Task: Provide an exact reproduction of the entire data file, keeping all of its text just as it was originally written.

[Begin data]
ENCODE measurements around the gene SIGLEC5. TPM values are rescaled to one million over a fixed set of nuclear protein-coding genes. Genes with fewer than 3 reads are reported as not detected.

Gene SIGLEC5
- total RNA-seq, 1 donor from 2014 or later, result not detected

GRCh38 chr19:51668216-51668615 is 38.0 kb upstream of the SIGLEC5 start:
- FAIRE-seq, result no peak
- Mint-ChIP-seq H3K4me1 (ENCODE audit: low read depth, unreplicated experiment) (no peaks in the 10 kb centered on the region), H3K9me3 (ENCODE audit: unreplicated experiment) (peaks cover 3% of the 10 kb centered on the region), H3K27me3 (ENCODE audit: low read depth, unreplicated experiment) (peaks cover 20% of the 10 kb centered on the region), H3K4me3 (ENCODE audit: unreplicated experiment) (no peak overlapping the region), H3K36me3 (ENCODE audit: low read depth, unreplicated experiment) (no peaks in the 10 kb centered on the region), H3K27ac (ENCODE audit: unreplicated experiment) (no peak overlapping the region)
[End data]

ENCODE measurements around the gene SIGLEC5. TPM values are rescaled to one million over a fixed set of nuclear protein-coding genes. Genes with fewer than 3 reads are reported as not detected.

Gene SIGLEC5
- total RNA-seq, 1 donor from 2014 or later, result not detected

GRCh38 chr19:51668216-51668615 is 38.0 kb upstream of the SIGLEC5 start:
- FAIRE-seq, result no peak
- Mint-ChIP-seq H3K4me1 (ENCODE audit: low read depth, unreplicated experiment) (no peaks in the 10 kb centered on the region), H3K9me3 (ENCODE audit: unreplicated experiment) (peaks cover 3% of the 10 kb centered on the region), H3K27me3 (ENCODE audit: low read depth, unreplicated experiment) (peaks cover 20% of the 10 kb centered on the region), H3K4me3 (ENCODE audit: unreplicated experiment) (no peak overlapping the region), H3K36me3 (ENCODE audit: low read depth, unreplicated experiment) (no peaks in the 10 kb centered on the region), H3K27ac (ENCODE audit: unreplicated experiment) (no peak overlapping the region)